A growing number of our ministers and churches are conforming to the world’s values, attitudes, and ideals, especially as it concerns homosexuality and the social gospel. The future doesn’t look good for the PCA. Frankly, the future looks pretty bad, and I’m not alone in my assessment. Far from it. A considerable number of respected leaders inside and outside the PCA have expressed similar sentiments. Indeed, many are asking, “What’s going on in the PCA?”
It doesn’t take a theologian or a church historian to recognize that many of our churches are headed in a wrong direction. The steady growth of theological progressivism is as obvious as it is troubling. Progressivism is a fast-moving slippery slope in the PCA, ultimately leading to the idolatrous mire of theological liberalism; yes, the kind of theological liberalism found in the remnants of the denomination that we left in 1973. Theological liberalism is where our current progressive trends will lead us if left unchecked in our church courts. It’s happened before, and we are fools to think that it cannot or will not happen again—even in our beloved PCA.
Over the years I’ve listened to many senior saints from America and Scotland describe their (former) mainline denomination’s lamentable slide into theological liberalism. The stories sounded eerily familiar. They recounted how a pervasive and dominant cultural hermeneutic overshadowed the pulpits, and how a form of hyper-contextualization undermined the mission of the church. Plain biblical preaching, teaching, and discipleship were viewed as inadequate, out of touch, and irrelevant. The new paths of ministry replaced the old and worn paths. The primary question in the minds of ministers was not “What does the Bible say?”; but rather, “What will the people think?” Pastors were reluctant to speak forthrightly about controversial doctrine that could damage the church’s credibility in the culture. They were embarrassed by the Bible’s teaching on gender roles, ordination, human sexuality, abortion, and eternal damnation in hell. Is history repeating itself in the PCA? I hope not. But many are afraid that it is.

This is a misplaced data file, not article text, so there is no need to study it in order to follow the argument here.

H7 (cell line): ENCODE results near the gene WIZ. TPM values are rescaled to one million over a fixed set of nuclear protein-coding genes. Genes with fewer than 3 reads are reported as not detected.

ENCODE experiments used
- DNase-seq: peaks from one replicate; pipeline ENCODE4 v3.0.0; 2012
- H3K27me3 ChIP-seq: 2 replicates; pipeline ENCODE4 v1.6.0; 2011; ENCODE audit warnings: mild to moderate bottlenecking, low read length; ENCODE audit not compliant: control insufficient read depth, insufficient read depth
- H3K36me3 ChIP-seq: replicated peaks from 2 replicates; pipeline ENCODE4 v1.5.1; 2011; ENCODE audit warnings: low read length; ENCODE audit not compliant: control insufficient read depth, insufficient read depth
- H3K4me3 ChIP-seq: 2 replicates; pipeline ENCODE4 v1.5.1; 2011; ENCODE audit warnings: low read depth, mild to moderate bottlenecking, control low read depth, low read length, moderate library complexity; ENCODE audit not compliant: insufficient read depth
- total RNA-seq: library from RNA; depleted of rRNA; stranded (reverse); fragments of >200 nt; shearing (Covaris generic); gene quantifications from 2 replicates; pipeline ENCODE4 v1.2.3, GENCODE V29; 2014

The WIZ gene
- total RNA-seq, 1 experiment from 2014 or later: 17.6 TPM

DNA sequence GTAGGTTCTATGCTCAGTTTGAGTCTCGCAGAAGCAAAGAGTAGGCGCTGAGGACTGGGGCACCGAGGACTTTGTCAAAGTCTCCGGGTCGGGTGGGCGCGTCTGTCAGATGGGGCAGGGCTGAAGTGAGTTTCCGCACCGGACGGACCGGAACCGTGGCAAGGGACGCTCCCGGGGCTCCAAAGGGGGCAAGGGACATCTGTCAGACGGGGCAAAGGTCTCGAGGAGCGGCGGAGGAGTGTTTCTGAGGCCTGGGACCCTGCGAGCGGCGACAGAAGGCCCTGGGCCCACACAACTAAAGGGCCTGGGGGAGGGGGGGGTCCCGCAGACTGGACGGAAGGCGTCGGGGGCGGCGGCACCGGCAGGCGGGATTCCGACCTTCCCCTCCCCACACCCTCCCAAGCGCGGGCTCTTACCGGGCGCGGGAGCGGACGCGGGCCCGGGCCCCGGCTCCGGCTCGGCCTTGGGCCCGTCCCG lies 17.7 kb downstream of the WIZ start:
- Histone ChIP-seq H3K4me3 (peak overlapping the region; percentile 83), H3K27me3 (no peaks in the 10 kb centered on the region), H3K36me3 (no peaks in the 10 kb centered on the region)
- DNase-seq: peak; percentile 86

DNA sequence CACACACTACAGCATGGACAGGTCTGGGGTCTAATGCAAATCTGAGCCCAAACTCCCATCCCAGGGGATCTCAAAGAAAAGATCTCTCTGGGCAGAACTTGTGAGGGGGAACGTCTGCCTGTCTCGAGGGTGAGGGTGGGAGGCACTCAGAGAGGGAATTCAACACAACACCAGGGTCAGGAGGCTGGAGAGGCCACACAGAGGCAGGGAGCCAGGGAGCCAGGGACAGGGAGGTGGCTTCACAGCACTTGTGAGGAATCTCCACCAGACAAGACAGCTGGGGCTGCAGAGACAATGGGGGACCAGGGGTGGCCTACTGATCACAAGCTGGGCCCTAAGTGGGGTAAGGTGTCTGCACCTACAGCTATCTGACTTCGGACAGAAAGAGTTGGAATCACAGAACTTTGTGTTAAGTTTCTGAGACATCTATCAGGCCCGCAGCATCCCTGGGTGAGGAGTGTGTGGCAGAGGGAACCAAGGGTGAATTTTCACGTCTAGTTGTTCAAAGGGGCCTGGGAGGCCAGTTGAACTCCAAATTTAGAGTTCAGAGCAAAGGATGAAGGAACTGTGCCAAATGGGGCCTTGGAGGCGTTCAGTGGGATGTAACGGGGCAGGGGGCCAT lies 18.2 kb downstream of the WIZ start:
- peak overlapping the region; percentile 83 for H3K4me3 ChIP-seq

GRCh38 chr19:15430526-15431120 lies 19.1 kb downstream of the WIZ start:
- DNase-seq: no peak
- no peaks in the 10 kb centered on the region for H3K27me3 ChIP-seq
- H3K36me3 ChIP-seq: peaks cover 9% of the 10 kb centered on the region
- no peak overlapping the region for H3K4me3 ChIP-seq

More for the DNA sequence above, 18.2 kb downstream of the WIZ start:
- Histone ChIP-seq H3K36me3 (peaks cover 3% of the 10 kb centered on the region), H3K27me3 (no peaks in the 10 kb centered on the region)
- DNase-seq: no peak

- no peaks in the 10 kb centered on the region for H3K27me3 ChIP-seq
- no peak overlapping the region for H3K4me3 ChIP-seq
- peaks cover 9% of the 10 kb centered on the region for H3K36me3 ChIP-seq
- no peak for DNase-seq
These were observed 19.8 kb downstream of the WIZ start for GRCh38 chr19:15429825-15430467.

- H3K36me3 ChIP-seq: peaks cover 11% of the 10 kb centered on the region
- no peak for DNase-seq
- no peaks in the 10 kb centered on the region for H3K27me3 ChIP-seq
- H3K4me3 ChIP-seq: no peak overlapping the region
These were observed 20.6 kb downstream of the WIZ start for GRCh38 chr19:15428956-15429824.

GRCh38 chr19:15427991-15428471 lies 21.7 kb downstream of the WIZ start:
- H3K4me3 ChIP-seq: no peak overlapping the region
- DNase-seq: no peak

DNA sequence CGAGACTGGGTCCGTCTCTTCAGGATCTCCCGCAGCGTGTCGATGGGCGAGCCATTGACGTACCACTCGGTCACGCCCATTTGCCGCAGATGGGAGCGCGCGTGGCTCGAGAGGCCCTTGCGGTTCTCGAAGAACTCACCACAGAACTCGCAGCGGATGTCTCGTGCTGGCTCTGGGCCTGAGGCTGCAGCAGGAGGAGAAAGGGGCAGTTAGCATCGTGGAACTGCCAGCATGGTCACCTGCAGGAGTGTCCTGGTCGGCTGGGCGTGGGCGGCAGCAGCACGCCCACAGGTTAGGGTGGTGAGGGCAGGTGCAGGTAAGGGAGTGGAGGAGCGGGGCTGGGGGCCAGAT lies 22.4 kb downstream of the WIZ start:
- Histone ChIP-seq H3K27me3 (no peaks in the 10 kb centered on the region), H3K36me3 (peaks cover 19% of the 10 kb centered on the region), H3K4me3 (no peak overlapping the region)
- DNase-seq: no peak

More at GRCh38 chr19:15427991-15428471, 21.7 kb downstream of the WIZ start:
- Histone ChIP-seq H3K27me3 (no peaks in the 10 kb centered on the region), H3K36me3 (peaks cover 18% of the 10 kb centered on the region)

Unless the PCA—from her pulpits and courts—decides not to conform to unbiblical views on human sexuality, social justice, and critical theory, it will be impossible to avoid a denominational split. The inescapable fact is that confessional Presbyterianism and theological progressivism make terrible roommates. While they share many common beliefs and goals, living in the same household is not a long-term and viable option.
… How should PCA pastors, elders, and churches respond to rising tide of theological progressivism in the PCA? How should we respond, in particular, to the erroneous views of Side B gay, celibate Christianity?
The first thing we must do is pray. We must cry out to God for His Word and Spirit to foster biblical conviction in our hearts, and a modern Reformation in our churches. We must pray for a clear return to the old paths of gospel ministry and discipleship, even as cultural pressures increase. We must pray for stronger faith in the sufficiency of the gospel to transform our lives, and liberate us from any notions of a settled lifestyle of sin. We must pray for a renewed confidence in the ordinary means of grace—powerful preaching, faithful administration of the sacraments, and blood-earnest prayer—to mortify the sin that remains in our lives.
…Fourthly, and finally, teaching and ruling elders must get active in the church courts. We must be good churchmen. We must, for instance, be willing to do the unpleasant work of church discipline. Do we love our denomination enough to root out theological progressivism? It’s a question we should all be asking. Read more»
Jon Payne, “The PCA’s Very Slippery Slope: Progressivism, Theological Liberalism, & the Gay Pastor,” Gospel Reformation Network, December 14, 2020
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